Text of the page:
|Guide for beginners and administrators|
phpMyAdmin: Introduction, Installation, Configuration
Currently phpMyAdmin can:
create and drop databases
create, copy, drop, rename and alter tables
delete, edit and add fields
execute any SQL-statement, even batch-queries
manage keys on fields
load text files into tables
create and read dumps of tables
export data to CSV, XML and Latex formats
administer multiple servers
manage MySQL users and privileges
check referential integrity in MyISAM tables
support InnoDB tables and foreign keys (see FAQ 3.6)
support mysqli, the improved MySQL extension (see FAQ 1.17)
communicate in 50 different languages
using Query-by-example (QBE), create complex queries automatically connecting required tables
create PDF graphics of your Database layout
search globally in a database or a subset of it
transform stored data into any format using a set of predefined functions, like displaying BLOB-data as image or download-link or ...
You need PHP 4.1.0 or newer, with session support (*)
MySQL 3.23.32 or newer (the best is 5.x.x)
If you want to display inline thumbnails of JPEGs with the original aspect ratio, you also need GD2 support in PHP
* Starting with phpMyAdmin 2.6.1, MIME-based transformations that use an external program need PHP 4.3.0 or newer
* Not really a requirement but a strong suggestion: if you are using the "cookie"
authentication method, having the mcrypt PHP extension on your web server accelerates not only the login phase but every other
action that you do in phpMyAdmin.
* a web-browser (doh!).
Installation of phpmyadmin to a local computer
For testing: in the browser, enter http://localhost/padmin
Altering the configuration file config.inc.php
(Source: www.phpmyadmin.net/documentation and records in the file config.default.php)
Example of a config.inc.php file
$cfg['PmaAbsoluteUri'] = '';
The most important configuration data:
$cfg['PmaAbsoluteUri'] = '';
// Configuring the absolute path to the folder containing phpmyadmin. Usually the auto-detection is used which detects the path, and then there is no need to configure it.
$cfg['PmaAbsoluteUri'] = 'http://localhost/padmin/'; (change made by us)
// Your phpMyAdmin URL. Complete the variable below
with the full url ie http://www.your_web.net/path_to_your_phpMyAdmin_directory/
$cfg['PmaAbsoluteUri_DisableWarning'] = FALSE;
// Disabling the warning about the
"PmaAbsoluteUri" value not being set up. If it seems that everything works fine, you can change
the value to "TRUE" or to add the previous "PmaAbsoluteUri" value.
$cfg['Servers']['host'] = 'localhost';
$cfg['Servers']['port'] = ''; // MySQL port - leave blank for
//Values specifying detailed setup of the server. We used the default settings without any changes made.
// Defining the extension - whether the older mysql or the newer mysqli (in PHP 5+) should be used.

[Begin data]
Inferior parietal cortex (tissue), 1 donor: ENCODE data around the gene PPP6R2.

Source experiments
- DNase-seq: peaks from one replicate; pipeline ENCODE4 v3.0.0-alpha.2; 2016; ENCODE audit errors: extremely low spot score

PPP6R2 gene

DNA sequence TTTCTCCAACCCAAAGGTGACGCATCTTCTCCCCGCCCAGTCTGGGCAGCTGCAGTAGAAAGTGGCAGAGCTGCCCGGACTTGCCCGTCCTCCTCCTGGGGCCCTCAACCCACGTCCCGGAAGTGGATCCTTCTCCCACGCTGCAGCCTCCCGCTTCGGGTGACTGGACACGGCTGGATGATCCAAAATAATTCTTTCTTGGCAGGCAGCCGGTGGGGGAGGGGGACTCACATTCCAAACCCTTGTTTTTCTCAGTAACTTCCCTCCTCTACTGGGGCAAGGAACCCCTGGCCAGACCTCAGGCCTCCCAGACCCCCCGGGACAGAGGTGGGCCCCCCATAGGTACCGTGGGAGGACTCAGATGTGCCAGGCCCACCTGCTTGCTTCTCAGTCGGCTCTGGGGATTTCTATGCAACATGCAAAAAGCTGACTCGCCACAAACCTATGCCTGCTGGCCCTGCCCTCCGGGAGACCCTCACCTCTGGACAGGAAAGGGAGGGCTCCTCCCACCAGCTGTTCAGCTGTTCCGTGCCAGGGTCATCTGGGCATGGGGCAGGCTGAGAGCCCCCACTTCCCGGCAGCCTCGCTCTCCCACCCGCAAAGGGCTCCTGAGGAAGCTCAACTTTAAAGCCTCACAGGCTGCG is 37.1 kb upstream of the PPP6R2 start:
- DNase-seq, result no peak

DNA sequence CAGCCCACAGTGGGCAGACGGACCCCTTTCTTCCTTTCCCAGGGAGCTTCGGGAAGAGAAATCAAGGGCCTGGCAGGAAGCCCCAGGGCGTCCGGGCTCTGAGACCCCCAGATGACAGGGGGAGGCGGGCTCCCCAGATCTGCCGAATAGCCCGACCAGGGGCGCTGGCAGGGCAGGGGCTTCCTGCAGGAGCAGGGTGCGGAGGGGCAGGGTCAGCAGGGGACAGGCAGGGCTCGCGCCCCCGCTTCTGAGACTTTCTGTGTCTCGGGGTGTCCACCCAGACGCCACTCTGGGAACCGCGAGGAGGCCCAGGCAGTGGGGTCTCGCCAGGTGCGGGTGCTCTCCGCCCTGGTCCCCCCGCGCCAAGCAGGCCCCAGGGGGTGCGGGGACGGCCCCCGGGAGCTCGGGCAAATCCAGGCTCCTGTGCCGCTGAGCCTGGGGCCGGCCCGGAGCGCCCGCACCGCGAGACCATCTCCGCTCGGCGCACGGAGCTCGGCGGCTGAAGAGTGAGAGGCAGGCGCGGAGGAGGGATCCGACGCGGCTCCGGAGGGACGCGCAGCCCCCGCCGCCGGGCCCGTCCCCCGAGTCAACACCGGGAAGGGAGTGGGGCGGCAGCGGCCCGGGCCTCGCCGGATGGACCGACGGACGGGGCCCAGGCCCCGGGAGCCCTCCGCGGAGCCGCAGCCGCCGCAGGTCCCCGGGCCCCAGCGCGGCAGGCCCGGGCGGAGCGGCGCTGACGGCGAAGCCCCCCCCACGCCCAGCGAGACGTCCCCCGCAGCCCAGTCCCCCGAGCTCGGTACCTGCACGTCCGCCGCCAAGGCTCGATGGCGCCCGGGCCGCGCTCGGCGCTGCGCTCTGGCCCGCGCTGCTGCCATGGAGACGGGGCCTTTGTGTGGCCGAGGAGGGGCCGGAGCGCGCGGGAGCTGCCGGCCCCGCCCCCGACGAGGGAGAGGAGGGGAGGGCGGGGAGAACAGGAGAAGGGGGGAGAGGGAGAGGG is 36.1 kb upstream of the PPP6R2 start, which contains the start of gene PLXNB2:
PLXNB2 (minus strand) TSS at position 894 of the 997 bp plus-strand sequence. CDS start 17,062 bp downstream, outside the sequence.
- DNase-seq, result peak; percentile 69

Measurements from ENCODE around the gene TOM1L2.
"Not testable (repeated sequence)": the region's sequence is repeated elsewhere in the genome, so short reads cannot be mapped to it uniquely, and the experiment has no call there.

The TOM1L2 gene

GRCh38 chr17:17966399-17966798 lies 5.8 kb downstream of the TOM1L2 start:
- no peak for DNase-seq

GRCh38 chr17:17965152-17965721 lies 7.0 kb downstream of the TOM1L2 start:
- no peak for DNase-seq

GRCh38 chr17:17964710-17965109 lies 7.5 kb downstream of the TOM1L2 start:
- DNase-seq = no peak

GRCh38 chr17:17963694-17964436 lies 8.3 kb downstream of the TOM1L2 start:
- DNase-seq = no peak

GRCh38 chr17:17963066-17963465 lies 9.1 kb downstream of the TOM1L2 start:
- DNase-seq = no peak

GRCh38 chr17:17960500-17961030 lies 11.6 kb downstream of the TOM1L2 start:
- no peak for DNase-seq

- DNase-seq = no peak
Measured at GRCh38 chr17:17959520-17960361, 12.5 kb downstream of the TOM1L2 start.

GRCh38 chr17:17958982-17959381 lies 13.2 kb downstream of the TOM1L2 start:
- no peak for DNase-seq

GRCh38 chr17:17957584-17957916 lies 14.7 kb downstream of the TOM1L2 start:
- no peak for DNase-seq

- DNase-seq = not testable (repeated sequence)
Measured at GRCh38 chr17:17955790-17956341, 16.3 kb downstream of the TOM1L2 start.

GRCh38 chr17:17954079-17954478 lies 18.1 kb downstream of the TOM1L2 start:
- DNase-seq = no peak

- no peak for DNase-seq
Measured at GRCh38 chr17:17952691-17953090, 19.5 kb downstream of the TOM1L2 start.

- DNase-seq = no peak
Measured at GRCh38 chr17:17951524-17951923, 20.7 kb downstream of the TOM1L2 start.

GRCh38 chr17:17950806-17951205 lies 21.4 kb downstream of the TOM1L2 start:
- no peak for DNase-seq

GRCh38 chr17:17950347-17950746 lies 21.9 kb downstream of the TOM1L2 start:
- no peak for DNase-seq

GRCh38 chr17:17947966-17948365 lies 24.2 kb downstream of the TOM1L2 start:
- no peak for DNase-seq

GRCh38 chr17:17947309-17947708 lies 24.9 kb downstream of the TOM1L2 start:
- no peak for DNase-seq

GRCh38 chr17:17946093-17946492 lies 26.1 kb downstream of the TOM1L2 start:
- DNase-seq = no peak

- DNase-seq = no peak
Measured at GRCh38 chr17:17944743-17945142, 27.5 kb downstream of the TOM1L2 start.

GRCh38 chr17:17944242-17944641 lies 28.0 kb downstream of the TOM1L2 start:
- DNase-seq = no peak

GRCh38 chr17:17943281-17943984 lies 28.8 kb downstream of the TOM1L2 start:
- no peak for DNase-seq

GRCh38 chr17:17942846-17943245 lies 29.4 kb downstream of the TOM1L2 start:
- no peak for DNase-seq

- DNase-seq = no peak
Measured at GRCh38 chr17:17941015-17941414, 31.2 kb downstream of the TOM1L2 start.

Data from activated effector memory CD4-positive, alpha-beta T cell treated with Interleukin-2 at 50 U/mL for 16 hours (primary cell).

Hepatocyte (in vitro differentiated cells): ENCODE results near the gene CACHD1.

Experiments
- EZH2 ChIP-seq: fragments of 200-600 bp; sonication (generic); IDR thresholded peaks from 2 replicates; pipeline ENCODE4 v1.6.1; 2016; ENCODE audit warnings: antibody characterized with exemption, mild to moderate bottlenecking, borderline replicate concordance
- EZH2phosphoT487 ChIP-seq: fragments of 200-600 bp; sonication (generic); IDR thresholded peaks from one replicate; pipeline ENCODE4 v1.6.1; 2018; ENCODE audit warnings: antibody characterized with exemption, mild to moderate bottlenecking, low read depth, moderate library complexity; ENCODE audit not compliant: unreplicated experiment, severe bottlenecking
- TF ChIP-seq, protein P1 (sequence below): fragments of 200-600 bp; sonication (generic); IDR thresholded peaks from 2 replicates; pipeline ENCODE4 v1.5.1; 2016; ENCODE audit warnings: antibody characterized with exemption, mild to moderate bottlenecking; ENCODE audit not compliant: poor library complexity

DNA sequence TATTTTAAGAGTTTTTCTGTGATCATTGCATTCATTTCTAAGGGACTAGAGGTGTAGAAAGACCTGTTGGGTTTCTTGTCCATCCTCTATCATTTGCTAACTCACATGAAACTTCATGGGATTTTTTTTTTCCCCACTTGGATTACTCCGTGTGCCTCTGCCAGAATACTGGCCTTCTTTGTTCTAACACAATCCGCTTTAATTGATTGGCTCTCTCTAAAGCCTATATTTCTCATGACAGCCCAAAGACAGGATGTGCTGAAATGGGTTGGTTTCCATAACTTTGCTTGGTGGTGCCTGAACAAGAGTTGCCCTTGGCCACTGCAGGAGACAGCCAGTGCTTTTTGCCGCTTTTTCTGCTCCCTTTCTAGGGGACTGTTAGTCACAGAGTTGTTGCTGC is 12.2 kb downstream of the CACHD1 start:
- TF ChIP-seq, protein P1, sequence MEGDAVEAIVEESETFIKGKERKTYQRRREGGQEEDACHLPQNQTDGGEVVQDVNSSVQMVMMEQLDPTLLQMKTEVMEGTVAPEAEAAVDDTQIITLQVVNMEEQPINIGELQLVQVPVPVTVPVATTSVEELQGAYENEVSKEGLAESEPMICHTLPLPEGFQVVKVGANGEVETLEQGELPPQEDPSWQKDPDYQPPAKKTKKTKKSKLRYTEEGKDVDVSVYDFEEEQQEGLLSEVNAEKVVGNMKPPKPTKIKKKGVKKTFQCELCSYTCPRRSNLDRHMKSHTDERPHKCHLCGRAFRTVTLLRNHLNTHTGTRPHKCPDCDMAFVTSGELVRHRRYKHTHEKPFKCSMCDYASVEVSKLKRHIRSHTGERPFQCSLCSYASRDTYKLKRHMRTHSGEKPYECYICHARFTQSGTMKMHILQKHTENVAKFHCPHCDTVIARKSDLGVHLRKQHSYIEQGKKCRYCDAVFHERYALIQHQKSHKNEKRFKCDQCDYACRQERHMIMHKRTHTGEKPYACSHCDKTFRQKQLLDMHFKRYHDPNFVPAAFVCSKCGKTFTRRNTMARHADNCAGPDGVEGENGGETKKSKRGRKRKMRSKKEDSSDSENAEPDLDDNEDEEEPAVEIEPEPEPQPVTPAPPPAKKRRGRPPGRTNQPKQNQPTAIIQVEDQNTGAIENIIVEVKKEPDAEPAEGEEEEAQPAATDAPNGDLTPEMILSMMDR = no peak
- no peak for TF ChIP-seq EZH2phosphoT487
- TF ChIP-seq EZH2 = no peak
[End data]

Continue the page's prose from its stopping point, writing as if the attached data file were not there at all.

//The php MySQL extension to use ('mysql' or 'mysqli')
$cfg['PmaNoRelation_DisableWarning'] = FALSE;
//Disable the default warning that is displayed on the DB Details Structure page if any of the required Tables for the relationfeatures could not be found.
$cfg['Servers'][$i]['auth_type'] = 'config';
//Authentication method for access to mysql. You can choose config, http or cookie. Config represents the less safe, but the fastest and the easiest method (with password in the value $cfg['Servers'][$i]['password']). It is much safer to use http or cookie (the password is not saved in the configuration file). If you are sure you do not need to secure the access to the database and the phpMyAdmin application, you can use the "config" method with clear conscience
// Authentication method (config, http or cookie based)?
// User account used for logging in the database.
// MySQL user
//Password for the access to MySQL (required upon using the "config" authentication method).
// MySQL password (only needed with 'config' auth_type)
$cfg['LeftDisplayLogo'] = TRUE;
//Hiding the logo at the top of the left frame linking to www.phpmyadmin.net
$cfg['blowfish_secret'] = '';
// Defining the secret password for encoding the password to cookie on your client server. It is entered only once and you are not required to enter that anymore.
//The 'cookie' auth_type uses blowfish algorithm to encrypt the password. If at least one server configuration uses 'cookie' auth_type, enter here a passphrase that will be used by blowfish.
$cfg['Servers'] vs. $cfg['Servers'][$i] - // [$i] or  have the same importance for identifying the values for the server. The $i value can be replaced by numbers 1,2,3.. and you can define to which configuration of the server this value should be affiliated. Detailed explanation of the configuration of the administration of mysql servers would be a topic for a new larger article. You can also read the documentation.
Frequent error messages:
The version 2.8.0 probably changes some features
Print Print article | Recommend Send link
FAQ (Frequently Asked Questions)